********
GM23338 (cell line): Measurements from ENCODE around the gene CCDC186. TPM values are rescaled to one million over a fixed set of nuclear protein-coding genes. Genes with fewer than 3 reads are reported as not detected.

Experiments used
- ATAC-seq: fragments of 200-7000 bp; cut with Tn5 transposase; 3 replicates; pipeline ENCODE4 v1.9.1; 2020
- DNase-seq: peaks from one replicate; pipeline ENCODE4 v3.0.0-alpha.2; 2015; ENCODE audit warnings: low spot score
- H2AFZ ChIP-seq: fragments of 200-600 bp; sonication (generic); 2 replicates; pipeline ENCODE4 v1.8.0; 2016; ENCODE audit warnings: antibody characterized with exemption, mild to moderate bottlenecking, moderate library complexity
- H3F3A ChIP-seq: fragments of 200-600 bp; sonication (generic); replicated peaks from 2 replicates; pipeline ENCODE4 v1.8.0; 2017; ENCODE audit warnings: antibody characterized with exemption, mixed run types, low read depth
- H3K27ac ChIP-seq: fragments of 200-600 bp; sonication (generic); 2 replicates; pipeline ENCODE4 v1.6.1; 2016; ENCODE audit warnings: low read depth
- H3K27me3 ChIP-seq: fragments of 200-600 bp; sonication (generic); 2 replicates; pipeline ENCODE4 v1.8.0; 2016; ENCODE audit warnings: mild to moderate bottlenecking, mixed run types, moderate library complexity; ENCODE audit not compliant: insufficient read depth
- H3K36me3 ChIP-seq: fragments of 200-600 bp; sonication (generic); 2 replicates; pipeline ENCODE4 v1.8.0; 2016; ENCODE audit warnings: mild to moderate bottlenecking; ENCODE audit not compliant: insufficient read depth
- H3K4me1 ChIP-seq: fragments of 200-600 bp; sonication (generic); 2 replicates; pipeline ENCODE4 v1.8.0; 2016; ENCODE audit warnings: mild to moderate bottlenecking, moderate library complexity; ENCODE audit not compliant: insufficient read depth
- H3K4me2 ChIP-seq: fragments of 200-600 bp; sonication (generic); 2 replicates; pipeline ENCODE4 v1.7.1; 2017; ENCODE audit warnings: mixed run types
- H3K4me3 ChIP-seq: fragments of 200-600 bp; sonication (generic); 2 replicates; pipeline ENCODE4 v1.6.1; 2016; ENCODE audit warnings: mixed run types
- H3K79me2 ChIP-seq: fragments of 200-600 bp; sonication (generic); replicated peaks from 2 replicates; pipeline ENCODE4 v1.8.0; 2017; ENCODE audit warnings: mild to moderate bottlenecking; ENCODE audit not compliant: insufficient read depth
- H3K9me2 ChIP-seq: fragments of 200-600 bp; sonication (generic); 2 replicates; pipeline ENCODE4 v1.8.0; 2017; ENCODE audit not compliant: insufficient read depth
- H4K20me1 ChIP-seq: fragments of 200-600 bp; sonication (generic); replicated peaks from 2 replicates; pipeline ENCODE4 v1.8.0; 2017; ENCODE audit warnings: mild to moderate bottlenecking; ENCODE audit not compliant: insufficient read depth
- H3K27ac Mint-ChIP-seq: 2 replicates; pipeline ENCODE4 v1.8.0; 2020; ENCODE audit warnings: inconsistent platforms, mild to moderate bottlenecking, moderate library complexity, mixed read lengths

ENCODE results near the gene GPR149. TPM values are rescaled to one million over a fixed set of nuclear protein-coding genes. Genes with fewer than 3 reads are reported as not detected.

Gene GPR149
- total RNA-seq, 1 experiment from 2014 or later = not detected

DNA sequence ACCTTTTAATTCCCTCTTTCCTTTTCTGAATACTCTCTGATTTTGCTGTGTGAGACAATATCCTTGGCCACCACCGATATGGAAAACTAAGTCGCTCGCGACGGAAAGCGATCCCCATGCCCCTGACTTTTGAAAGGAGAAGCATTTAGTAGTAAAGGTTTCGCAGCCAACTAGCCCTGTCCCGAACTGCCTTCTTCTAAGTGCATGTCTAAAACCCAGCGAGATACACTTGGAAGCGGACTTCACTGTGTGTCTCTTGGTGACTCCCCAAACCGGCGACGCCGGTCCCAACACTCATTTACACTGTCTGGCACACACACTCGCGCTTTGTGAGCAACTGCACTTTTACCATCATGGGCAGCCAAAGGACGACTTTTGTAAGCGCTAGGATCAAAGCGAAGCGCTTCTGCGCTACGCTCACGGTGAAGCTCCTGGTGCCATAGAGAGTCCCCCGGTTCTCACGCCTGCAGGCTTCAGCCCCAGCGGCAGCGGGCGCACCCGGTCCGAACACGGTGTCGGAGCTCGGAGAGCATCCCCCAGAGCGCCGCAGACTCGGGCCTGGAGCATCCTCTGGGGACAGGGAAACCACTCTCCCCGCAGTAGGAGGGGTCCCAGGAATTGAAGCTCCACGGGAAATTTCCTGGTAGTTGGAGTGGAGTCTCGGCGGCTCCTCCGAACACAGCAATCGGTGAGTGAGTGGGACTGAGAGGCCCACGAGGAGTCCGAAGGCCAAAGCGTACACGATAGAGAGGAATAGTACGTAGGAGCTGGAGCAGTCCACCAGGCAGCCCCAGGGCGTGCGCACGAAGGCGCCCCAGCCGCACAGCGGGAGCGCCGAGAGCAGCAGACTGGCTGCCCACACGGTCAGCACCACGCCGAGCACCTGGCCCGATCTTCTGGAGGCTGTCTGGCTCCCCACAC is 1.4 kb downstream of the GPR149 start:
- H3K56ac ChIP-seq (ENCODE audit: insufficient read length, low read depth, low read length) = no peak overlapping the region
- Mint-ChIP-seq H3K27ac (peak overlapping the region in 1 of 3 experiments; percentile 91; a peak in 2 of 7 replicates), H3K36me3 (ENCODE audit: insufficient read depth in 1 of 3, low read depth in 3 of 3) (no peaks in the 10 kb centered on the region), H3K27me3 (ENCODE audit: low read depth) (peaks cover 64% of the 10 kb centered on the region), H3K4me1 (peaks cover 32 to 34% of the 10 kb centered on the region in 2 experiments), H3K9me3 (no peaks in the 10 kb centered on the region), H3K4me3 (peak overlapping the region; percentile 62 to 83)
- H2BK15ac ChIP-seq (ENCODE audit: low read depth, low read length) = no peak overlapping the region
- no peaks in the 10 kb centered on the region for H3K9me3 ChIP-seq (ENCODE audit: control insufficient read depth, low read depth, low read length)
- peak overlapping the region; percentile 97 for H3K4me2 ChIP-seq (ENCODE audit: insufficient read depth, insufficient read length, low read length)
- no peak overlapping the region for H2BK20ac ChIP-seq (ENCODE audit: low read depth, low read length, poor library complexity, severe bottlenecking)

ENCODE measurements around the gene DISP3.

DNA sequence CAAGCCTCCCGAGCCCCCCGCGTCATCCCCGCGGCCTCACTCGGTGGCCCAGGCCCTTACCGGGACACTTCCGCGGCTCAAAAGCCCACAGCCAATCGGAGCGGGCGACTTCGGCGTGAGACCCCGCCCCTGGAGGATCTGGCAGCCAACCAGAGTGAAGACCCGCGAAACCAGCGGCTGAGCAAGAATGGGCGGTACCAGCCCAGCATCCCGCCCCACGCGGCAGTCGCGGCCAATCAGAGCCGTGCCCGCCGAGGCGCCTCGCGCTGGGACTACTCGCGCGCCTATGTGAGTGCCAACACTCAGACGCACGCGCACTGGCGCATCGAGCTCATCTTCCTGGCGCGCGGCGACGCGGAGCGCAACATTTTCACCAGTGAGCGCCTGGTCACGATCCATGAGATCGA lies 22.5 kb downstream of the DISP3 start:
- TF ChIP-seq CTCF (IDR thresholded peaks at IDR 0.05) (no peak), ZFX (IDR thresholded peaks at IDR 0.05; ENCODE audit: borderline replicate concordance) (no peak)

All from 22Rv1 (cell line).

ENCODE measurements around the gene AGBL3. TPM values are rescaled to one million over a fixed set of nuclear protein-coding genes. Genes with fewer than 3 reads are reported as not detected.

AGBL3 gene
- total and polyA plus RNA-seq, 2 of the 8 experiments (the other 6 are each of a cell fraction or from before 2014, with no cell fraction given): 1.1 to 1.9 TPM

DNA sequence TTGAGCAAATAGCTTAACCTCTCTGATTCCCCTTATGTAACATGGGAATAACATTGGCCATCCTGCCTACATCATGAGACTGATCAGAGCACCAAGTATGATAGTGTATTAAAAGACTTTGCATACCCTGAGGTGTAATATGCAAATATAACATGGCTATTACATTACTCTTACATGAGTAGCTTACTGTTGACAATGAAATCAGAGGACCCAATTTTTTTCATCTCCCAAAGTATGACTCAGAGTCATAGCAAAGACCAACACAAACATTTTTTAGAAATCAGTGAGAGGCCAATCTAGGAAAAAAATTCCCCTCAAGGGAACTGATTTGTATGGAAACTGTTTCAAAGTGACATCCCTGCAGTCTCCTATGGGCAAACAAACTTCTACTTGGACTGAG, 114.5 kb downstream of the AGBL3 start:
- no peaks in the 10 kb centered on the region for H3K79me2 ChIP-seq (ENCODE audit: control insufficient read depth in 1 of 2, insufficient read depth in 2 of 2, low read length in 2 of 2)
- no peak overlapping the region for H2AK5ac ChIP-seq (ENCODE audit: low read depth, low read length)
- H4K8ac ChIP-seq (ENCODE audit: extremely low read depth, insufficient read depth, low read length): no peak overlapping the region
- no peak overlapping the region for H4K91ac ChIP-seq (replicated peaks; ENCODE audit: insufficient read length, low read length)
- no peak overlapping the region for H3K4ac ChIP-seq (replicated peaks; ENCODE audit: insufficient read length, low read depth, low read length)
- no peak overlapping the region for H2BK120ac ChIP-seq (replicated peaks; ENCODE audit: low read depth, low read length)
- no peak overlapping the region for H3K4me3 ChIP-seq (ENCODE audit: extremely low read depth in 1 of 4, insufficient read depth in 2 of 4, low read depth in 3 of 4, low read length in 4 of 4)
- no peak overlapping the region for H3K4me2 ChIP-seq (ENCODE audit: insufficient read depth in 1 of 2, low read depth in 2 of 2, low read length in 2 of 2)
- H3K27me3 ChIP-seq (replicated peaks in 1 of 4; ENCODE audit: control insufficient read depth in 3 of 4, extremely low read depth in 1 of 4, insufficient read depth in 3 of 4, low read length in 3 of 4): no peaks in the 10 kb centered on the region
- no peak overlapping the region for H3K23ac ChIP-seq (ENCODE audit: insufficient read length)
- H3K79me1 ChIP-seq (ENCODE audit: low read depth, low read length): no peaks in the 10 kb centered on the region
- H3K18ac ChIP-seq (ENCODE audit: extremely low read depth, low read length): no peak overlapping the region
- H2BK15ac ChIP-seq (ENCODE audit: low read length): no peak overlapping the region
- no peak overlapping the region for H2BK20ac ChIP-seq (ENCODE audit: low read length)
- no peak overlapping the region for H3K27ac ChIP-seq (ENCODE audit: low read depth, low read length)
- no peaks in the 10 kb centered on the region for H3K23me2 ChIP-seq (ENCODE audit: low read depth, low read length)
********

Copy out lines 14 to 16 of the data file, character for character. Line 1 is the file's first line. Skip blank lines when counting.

- H3K9me2 ChIP-seq: fragments of 200-600 bp; sonication (generic); 2 replicates; pipeline ENCODE4 v1.8.0; 2017; ENCODE audit not compliant: insufficient read depth
- H4K20me1 ChIP-seq: fragments of 200-600 bp; sonication (generic); replicated peaks from 2 replicates; pipeline ENCODE4 v1.8.0; 2017; ENCODE audit warnings: mild to moderate bottlenecking; ENCODE audit not compliant: insufficient read depth
- H3K27ac Mint-ChIP-seq: 2 replicates; pipeline ENCODE4 v1.8.0; 2020; ENCODE audit warnings: inconsistent platforms, mild to moderate bottlenecking, moderate library complexity, mixed read lengths